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2 questions in lenear algebra

  1. Jan 31, 2008 #1
  2. jcsd
  3. Jan 31, 2008 #2

    HallsofIvy

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    You complain "I got the same vector as before"- of course you did, you just went around in circles! Do exactly what I suggested before: apply the linear transformation to each of the basis vectors, and write the result in that basis. Of course, since your original matrix is the linear transformation in the [itex]\{u_1, u_2, u_3\}[/itex] basis, you have to apply the matrix to the new basis vectors, [itex]\{u_1, u_1- u_2, u_1+ u_2+ u_3\}[/itex] , written in that basis. The first "new" basis vector is just [itex]u_1= 1(u_1)+ 0(u_2)+ 0(u_3)[/itex] itself and
    [tex]Tu_1= \left[\begin{array}{ccc} -2 & 1 & 3 \\ 0 & 1 & 2 \\ 0 & 2 & -2\end{array}\right]\left[\begin{array}{c} 1 \\ 0 \\ 0 \end{array}\right]= \left[\begin{array}{c} -2 \\ 0 \\ 0 \end{array}\right][/tex]
    Since this involves only u1 which is the same in both bases, the first column of the matrix, in this new basis, is again [-2 0 0].

    The second new basis vector is (1)u1+ (-1)u2+ 0u3:
    [tex]\left[\begin{array}{ccc} -2 & 1 & 3 \\ 0 & 1 & 2 \\ 0 & 2 & -2\end{array}\right]\left[\begin{array}{c} 1 \\ -1 \\ 0 \end{array}\right]= \left[\begin{array}{c} -1 \\ 1 \\ 1 \end{array}\right][/tex]

    That is, still, in the [itex]\{u_1, u_2, u_3\}[/itex] basis. We need to convert to the new [itex]\{u_1, u_2, u_3\}[/itex] basis by solving [itex]-1(u_1)+ 1(u_2)+ 1(u_3)= a(u_1)+ b(u_1- u_2)+ c(u_1+ u_2+ u_3)[/itex] for a, b, and c. We can "combine like terms" as [itex](-1-a- b- c)u_1+ (1+ b- c)u_3+ (1- c)u_3= 0[/itex]. Since a basis must be independent, each of those coefficients must be 0. 1- c= 0 so c= 1. 1+ b- c= 1+ b- 1= 0 so b= 0. Finally, -1-a-b-c= -1-a-0-1= 0 so a= 2. That vector can be written as [itex]2u_1+ 0(u_1- u_2)+ 1(u_1+ u_2+ u_3)[/itex] and the second column is [2 0 1].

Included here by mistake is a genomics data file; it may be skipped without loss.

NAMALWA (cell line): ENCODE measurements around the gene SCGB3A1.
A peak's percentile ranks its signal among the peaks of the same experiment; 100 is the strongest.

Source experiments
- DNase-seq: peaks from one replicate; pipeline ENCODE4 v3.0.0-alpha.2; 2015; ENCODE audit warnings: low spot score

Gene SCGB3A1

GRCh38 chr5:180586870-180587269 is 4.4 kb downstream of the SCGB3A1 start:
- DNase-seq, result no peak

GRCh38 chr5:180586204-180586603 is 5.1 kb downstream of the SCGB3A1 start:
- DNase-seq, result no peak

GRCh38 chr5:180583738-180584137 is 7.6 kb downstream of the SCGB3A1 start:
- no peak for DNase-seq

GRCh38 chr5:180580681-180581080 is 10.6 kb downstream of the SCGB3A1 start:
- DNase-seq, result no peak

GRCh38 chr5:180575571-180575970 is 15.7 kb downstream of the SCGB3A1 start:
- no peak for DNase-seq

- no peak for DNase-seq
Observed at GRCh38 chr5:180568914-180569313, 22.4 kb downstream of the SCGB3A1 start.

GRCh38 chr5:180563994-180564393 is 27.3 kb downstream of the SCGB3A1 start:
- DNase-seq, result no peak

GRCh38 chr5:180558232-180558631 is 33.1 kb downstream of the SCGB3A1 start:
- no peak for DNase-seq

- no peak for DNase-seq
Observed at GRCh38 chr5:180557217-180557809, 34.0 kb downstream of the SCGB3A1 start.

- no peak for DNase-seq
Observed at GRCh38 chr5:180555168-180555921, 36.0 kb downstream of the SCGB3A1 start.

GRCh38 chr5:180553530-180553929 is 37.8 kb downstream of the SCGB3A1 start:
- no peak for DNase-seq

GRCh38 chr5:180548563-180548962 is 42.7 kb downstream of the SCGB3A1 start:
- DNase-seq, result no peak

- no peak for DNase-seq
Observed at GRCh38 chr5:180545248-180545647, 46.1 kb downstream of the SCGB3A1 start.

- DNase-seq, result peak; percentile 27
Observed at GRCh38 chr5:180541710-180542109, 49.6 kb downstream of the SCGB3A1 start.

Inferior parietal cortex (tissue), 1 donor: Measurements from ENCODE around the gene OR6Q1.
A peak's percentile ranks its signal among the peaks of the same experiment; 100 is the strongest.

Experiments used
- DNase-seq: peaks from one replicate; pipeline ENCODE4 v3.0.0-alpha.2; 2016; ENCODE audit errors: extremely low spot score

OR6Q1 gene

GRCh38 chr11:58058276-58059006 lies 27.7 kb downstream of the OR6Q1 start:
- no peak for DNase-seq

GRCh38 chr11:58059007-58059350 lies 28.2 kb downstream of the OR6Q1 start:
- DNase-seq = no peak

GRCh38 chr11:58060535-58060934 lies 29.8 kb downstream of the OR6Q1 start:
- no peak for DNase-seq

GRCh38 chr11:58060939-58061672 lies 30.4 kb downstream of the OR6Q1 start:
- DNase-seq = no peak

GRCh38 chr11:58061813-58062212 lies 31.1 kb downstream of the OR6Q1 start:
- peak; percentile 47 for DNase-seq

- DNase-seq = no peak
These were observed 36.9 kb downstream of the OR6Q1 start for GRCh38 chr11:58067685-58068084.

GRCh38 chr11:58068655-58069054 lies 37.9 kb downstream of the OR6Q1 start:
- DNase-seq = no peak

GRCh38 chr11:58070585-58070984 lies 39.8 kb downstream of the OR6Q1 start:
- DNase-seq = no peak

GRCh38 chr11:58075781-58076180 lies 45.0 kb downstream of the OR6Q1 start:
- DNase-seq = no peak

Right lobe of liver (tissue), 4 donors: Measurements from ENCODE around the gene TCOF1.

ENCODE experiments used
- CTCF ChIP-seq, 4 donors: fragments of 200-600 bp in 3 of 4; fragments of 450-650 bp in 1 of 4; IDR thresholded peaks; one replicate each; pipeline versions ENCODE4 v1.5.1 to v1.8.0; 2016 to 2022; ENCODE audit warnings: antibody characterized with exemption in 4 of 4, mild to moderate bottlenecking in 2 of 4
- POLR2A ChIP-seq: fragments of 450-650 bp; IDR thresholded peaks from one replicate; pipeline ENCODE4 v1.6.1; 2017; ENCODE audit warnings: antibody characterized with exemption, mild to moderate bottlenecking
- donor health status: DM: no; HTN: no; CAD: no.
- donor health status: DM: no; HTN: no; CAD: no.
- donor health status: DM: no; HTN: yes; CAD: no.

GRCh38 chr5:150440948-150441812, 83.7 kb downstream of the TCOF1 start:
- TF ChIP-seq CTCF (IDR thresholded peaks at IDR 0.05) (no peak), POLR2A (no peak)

The last new basis vector is [itex]1u_1+ 1u_2+ 1u_3[/itex] so
    [tex]\left[\begin{array}{ccc} -2 & 1 & 3 \\ 0 & 1 & 2 \\ 0 & 2 & -2\end{array}\right]\left[\begin{array}{c} 1 \\ 1 \\ 1 \end{array}\right]= \left[\begin{array}{c} 2 \\ 3 \\ 0 \end{array}\right][/tex]
    Again, that is in the [itex]\{u_1, u_2, u_3\}[/itex] basis. We have to solve [itex]2u_1+ 3u_2+ 0u_3= a(u_1)+ b(u_1- u_2)+ c(u_1+u_2+u_3)[/itex]. That is the same as [itex](a+ b+ c)u_1+ (-b+ c)u_2+ cu_3= 2u_1+ 3u_2+ 0u_3[/itex] and so c= 0, -b+ 0= 3 so b= -3, and a- 3+ 0= 2 so a= 5. The final column is [5 -3 0].

    The matrix representation of T in this new basis is
    [tex]\left[\begin{array}{ccc} -2 & 2 & 5 \\ 0 & 0 & -3 \\ 0 & 1 & 0 \end{array}\right][/tex]
     
  4. Jan 31, 2008 #3

    HallsofIvy

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    Your other problem says "T: R3-> R3 is given by T(a, b, c)= (a- b, a+ 2b+ c, -2a+ b- c). Find T-1(0, 1, -1)."

    And now you say "I don't know how to build a 3 by 3 matrix. The only thing I can build is a single vector by substituting (0, 1, -1) for (a, b, c)" . First you don't have to find a 3 by 3 matrix to answer this question but substituting (0, 1, -1) for (a, b, c) is going the wrong way. That would be finding T(0, 1, -1) and you want T-1(0, 1, -1). In other words you want to find (a, b, c) so that T(a, b, c)= (0, 1, -1). Since T(a, b, c)= (a- b, a+ 2b+ c, -2a+ b- c)= (0, 1, -1), you have to solve the equations a- b= 0, a+ 2b+ c= 1, -2a+ b- c= -1 for a, b, and c.